She is Baby
Baby Yelfaabasoglo vividly remembers the day four years ago when her children were chased from school because their school fees weren’t paid. It nearly broke her heart. She simply couldn’t afford the cost. Like most families in her village of Brifoh Maal in Upper West Ghana, she and her husband barely grew enough food to eat and didn’t have a nearby clean water source. Baby spent her days doing arduous work. She walked four kilometers back and forth to fetch water from the Black Volta River. Back home, she cooked supper and helped her husband farm until well past dark so they could eat the next day. Exhausted, she had very little time for her four children.
That was Baby’s never-ending routine. But then, a CARE project helped organize the community to build a borehole with hand pump so women and girls no longer had to walk long distances and spend so much time to collect water from a source shared by animals. This changed everything for Baby and she and the women of Brifoh Maal embraced new opportunities and empowered themselves to create lasting change. With her found time, Baby joined a CARE Village Savings and Loan Association (VSLA), and learned about earning and saving money. She found a deep community spirit with her fellow VSLA members. And recognizing her contributions, Baby’s husband gave her a parcel of land to farm. Today, Baby is a successful farmer and businesswoman. She grows rice, sells aquatabs for water sanitization and is starting to raise goats and pigs.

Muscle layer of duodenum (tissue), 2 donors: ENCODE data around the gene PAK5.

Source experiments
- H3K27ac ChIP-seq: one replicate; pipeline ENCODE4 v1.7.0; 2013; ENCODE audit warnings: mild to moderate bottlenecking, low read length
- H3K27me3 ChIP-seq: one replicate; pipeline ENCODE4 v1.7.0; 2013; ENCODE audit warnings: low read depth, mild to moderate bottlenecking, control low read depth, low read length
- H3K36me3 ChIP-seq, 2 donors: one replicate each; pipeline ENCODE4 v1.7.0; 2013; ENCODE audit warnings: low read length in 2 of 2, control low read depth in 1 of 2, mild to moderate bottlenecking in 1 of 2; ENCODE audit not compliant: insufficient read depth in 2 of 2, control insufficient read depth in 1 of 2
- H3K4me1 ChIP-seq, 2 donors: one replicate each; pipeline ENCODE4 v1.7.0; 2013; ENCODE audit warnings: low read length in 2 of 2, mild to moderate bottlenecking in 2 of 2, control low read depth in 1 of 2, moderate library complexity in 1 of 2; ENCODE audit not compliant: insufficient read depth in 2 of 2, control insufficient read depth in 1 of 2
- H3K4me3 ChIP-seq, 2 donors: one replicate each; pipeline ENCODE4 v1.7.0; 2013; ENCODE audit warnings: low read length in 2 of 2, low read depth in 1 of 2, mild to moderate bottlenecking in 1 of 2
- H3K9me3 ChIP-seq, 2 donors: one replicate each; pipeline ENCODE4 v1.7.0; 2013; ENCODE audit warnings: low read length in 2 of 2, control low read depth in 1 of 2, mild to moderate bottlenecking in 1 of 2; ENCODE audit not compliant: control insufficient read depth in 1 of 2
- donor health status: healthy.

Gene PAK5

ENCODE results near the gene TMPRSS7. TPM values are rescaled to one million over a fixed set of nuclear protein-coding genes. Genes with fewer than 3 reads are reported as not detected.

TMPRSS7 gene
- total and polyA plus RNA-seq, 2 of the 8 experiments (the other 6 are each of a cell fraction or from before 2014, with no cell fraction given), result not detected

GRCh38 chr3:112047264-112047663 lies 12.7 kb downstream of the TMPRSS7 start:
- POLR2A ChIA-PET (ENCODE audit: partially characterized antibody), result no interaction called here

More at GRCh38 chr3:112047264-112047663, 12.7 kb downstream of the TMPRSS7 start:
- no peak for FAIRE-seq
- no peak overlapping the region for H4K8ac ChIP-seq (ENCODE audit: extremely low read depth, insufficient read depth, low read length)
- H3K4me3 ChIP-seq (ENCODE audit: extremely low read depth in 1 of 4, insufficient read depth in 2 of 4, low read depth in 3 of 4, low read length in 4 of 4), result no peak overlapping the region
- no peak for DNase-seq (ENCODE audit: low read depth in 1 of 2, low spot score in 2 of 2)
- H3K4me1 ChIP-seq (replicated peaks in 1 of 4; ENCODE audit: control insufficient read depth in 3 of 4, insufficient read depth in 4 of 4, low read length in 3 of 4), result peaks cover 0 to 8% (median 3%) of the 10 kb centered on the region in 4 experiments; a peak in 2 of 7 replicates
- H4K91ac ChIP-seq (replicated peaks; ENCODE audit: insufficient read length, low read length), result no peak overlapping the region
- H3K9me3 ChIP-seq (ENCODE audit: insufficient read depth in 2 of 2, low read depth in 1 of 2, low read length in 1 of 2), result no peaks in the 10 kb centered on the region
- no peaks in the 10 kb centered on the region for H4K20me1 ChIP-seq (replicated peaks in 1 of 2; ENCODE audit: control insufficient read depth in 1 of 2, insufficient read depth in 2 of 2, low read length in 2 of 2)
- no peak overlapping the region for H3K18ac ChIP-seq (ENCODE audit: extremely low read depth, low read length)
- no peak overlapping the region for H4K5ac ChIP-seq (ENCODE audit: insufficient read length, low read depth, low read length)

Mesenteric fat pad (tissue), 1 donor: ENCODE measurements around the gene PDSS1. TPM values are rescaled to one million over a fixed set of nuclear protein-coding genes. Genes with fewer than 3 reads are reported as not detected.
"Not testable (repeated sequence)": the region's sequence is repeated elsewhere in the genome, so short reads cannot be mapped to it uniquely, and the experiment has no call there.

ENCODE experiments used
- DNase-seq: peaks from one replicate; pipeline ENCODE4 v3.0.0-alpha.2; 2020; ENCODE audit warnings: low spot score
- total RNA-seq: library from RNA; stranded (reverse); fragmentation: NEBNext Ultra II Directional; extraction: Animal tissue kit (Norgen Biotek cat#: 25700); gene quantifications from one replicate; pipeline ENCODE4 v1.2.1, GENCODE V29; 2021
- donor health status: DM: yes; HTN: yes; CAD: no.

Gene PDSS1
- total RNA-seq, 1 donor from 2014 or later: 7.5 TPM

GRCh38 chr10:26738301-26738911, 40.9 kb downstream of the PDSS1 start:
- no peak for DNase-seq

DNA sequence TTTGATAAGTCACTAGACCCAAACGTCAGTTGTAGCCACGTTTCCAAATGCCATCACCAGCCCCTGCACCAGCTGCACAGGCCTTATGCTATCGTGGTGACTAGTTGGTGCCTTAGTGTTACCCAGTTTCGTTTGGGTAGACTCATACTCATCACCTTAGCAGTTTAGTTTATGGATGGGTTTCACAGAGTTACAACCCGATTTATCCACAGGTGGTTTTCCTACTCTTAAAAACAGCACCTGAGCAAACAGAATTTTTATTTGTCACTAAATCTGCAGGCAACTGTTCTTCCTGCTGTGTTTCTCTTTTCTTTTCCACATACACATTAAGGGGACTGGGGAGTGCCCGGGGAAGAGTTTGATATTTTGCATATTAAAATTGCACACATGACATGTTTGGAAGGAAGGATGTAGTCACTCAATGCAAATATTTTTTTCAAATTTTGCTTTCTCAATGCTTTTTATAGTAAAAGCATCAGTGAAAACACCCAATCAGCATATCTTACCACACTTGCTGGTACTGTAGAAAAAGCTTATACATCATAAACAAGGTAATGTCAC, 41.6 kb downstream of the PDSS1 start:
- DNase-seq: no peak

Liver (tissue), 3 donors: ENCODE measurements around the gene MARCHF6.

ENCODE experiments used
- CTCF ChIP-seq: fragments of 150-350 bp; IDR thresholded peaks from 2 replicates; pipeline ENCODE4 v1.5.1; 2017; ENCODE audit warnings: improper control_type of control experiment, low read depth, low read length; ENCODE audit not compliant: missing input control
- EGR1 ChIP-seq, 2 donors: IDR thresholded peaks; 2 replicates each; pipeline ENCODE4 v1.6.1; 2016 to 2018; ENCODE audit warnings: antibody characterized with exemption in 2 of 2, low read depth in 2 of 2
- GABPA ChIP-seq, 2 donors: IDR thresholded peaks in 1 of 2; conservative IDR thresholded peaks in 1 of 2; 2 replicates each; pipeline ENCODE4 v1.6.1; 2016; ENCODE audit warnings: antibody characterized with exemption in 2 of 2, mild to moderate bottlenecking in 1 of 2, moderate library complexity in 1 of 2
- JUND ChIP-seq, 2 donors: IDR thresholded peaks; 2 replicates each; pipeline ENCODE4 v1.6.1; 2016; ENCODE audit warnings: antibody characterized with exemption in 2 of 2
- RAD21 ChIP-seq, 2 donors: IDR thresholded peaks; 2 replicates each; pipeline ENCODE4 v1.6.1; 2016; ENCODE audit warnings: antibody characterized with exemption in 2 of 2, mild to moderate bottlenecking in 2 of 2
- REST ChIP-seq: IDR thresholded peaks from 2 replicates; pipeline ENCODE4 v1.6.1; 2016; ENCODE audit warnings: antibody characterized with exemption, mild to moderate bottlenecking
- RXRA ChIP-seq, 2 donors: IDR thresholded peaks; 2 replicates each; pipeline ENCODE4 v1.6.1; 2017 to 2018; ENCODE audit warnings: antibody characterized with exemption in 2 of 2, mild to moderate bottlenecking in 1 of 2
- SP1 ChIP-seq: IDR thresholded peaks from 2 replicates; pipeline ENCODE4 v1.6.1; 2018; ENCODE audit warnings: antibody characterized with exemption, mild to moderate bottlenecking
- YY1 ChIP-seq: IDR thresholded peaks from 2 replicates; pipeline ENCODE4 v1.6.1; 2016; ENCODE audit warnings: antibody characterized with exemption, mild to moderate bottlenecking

Women in Brifo Maal were once viewed as second-class citizens and had no say in household decisions. Now they are active participants in helping their families lead healthier lives, grow more crops, generate more money; and most importantly for Baby, “I can now pay my children’s school fees,” she says.
She is Immaculate
The rains left us with no choice but to sit inside a small brick house. The smell coming from the buildup of moisture surrounding the house is pungent. This is where Immaculate Kalenga lives, in a community in Malawi. Immaculate recently graduated from secondary school and lives with her 15-year-old sister, Brenda, who spends much of her time in primary school. With their 10 siblings all having married and moved out and Brenda in school, it falls to Immaculate to shoulder most of the workload at home.
She starts her day at 4:30 a.m., walking nearly 4 miles to the farm where she works until returning home to her chores, including sweeping, washing dishes and fetching firewood. Then Immaculate walks another 2.5 miles to draw water from a well that her family uses for cooking, drinking and bathing. The daily chores and water collection take their toll, especially stealing time that she could invest pursuing her dreams. She hopes to take the exams necessary to enter university, but every mile she walks for work is a step away from the studies necessary for her to succeed. “I am always working,” she says. “You know my mum is old and my younger sister is at school most of the time. I make sure there is food on the table.
When Immaculate finishes her work, she goes to bed, hoping for rest so she can do it again tomorrow. She also hopes for a university education – and the new opportunities that can bring. “Otherwise, this life is so tiring,” she says.